HSR Practice Alert – FTC is Making Changes to Respond to the “Massive Surge” in HSR Filings
Yesterday, the FTC announced certain changes in response to the continuing “massive surge” in HSR filings. See Reforming the Pre-Filing Process for Companies Considering Consolidation and a Change in the Treatment of Debt | Federal Trade Commission (ftc.gov).
First, although providing no specifics, the FTC announced that it and DOJ are working together to update the formal HSR rules: “The FTC is currently in the process of working with the DOJ to update its existing merger filing rules.”
Second, the FTC is reviewing its “voluminous” published database of informal interpretations out of a concern that some of them“ may not reflect modern market realities or the policy position of the Commission.” The FTC has historically provided informal HSR interpretations by email in response to anonymous inquiries, and then published some of those on FTC’s website to provide general, informal guidance. However, the announcement cautioned: “These interpretations are not reviewed or authorized by the Commission and do not carry the force of law.’ The FTC will review these and then “determine the best path forward.”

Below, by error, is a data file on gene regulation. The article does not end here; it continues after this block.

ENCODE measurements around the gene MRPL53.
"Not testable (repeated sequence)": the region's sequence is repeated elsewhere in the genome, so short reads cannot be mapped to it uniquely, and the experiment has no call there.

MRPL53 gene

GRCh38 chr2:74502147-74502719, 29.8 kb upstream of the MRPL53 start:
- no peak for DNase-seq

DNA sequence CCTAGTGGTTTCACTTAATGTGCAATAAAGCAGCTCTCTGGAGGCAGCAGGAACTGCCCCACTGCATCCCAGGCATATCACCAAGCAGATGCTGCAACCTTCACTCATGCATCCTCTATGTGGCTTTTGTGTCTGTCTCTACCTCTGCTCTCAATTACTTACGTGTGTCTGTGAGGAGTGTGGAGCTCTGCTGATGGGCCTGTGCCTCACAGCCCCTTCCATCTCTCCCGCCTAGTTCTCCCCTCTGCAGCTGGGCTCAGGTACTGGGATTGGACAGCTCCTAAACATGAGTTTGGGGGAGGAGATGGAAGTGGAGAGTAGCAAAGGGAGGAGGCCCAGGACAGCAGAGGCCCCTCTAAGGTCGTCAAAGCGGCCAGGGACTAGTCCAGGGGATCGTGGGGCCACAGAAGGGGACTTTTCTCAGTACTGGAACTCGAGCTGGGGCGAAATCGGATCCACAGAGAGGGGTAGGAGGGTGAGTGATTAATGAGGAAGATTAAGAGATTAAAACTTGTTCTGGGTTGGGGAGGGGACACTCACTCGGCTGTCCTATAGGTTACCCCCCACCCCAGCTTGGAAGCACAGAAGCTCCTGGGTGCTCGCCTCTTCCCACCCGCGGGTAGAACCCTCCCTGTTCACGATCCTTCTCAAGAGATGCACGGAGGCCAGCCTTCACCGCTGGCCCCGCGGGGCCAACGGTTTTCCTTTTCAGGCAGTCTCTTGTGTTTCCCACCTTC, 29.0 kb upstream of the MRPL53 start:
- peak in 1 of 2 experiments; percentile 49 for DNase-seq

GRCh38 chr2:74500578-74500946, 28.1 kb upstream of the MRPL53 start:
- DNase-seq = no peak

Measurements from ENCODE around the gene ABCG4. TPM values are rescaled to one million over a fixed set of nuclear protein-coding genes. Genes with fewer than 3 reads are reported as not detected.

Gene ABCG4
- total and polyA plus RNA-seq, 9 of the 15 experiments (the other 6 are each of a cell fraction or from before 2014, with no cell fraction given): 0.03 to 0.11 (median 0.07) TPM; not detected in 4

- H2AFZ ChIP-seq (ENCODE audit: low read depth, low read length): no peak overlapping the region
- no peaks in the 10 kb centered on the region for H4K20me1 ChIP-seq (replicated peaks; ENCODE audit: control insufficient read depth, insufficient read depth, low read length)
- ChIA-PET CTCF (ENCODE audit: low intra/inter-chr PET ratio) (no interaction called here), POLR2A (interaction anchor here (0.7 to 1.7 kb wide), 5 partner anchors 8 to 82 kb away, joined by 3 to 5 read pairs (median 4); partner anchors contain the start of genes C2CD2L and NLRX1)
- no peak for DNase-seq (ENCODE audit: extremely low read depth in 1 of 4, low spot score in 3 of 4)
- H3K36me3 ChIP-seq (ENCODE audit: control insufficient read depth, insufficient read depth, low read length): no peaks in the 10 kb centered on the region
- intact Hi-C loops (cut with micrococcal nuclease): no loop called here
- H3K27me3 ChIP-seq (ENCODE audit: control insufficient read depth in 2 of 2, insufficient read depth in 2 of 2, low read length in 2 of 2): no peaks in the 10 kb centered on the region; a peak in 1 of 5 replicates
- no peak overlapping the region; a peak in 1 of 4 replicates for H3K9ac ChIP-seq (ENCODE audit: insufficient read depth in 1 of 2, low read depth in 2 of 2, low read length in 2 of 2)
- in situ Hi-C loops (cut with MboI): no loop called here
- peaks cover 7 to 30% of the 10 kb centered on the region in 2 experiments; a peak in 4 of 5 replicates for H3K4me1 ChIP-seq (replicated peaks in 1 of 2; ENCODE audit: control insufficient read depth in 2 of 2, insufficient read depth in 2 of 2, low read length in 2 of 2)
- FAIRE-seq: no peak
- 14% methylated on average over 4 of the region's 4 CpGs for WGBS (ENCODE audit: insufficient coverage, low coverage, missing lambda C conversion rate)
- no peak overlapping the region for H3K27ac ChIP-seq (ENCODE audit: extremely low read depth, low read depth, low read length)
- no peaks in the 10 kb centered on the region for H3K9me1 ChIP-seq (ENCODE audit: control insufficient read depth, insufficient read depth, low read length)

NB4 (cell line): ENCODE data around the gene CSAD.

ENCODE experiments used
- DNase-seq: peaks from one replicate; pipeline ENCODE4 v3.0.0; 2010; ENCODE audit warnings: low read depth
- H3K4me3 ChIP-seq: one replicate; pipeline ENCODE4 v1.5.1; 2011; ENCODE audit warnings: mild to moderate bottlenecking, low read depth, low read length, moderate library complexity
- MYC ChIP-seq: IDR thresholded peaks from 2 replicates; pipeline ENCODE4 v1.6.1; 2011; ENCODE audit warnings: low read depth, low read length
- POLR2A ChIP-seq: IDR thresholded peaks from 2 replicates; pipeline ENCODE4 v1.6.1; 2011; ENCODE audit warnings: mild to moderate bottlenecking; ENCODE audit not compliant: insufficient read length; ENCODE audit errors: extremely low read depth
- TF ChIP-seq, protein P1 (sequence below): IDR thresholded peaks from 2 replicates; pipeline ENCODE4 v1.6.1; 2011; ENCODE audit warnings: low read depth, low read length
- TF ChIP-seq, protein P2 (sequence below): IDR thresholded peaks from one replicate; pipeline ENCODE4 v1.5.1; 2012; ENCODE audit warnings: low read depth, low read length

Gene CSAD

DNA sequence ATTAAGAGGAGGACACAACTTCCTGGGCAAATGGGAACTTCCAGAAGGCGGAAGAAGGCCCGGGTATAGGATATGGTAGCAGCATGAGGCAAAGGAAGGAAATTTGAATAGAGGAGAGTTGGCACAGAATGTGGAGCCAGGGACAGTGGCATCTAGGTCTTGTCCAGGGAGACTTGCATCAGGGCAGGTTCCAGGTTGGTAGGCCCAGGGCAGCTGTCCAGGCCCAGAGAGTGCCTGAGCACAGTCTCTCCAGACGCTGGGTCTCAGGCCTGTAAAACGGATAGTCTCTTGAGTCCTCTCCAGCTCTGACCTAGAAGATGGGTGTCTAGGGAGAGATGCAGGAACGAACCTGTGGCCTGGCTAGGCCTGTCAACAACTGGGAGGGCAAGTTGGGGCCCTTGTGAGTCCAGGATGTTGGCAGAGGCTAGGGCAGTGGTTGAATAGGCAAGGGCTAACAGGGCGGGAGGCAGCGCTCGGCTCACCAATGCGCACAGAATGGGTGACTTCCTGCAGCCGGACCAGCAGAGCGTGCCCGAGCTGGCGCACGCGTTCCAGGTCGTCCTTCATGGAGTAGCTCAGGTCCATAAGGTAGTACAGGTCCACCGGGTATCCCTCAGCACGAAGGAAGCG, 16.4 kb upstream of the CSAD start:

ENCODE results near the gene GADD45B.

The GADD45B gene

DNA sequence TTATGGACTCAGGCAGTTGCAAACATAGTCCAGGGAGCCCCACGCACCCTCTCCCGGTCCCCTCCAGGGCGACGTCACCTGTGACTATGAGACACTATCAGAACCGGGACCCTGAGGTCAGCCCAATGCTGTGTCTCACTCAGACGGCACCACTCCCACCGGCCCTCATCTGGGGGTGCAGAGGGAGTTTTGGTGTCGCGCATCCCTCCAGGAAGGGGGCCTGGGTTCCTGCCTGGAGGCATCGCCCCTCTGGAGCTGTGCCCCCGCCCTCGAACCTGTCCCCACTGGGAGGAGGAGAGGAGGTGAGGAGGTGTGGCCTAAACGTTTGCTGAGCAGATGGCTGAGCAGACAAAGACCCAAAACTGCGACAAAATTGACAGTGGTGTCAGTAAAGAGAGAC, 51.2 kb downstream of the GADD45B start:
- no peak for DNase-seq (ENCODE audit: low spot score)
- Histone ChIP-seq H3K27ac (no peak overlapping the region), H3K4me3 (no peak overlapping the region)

Third, the FTC changed its treatment of debt in situations where the payoff of debt “benefit[s]” a selling shareholder. Previously, funds used to payoff target debt at closing could be excluded from the size of transaction in equity deals. The FTC expressed concern that parties were abusing its informal interpretations on this point and “sidestepping” HSR reporting requirements: “Target companies may be incentivized to take on debt just before an acquisition, so that the acquiring company can retire the debt as part of the deal. These deals then are not being reported to the FTC and the DOJ, which means that merging parties are effectively sidestepping the law and avoiding accountability.”
The FTC’s announcement did not provide a precise definition or list of examples of what types of debt payoff “benefit” a shareholder and fall under the new treatment. Parties should carefully analyze what type of debt can be deducted. It appears that at a minimum, payoff of the following two types of debt should now be included when determining the HSR size of transaction in light of FTC’s new guidance: (1) payoff of debt owed to a selling shareholder or (2) payoff of debt incurred by the target in order to make a distribution to a selling shareholder.